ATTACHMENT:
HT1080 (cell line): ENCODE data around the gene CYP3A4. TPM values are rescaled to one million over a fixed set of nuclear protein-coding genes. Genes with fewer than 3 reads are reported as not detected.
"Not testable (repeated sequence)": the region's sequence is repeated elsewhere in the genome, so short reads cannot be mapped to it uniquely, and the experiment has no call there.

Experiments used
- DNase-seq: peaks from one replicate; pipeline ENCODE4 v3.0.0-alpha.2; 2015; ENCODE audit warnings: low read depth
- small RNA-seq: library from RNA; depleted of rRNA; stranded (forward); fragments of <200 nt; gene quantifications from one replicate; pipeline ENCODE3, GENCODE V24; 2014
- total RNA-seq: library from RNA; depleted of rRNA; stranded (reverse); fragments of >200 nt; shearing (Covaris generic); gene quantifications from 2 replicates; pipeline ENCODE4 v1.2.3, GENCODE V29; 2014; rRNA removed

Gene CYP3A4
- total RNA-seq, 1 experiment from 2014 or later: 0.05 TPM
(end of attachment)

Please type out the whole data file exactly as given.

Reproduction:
HT1080 (cell line): ENCODE data around the gene CYP3A4. TPM values are rescaled to one million over a fixed set of nuclear protein-coding genes. Genes with fewer than 3 reads are reported as not detected.
"Not testable (repeated sequence)": the region's sequence is repeated elsewhere in the genome, so short reads cannot be mapped to it uniquely, and the experiment has no call there.

Experiments used
- DNase-seq: peaks from one replicate; pipeline ENCODE4 v3.0.0-alpha.2; 2015; ENCODE audit warnings: low read depth
- small RNA-seq: library from RNA; depleted of rRNA; stranded (forward); fragments of <200 nt; gene quantifications from one replicate; pipeline ENCODE3, GENCODE V24; 2014
- total RNA-seq: library from RNA; depleted of rRNA; stranded (reverse); fragments of >200 nt; shearing (Covaris generic); gene quantifications from 2 replicates; pipeline ENCODE4 v1.2.3, GENCODE V29; 2014; rRNA removed

Gene CYP3A4
- total RNA-seq, 1 experiment from 2014 or later: 0.05 TPM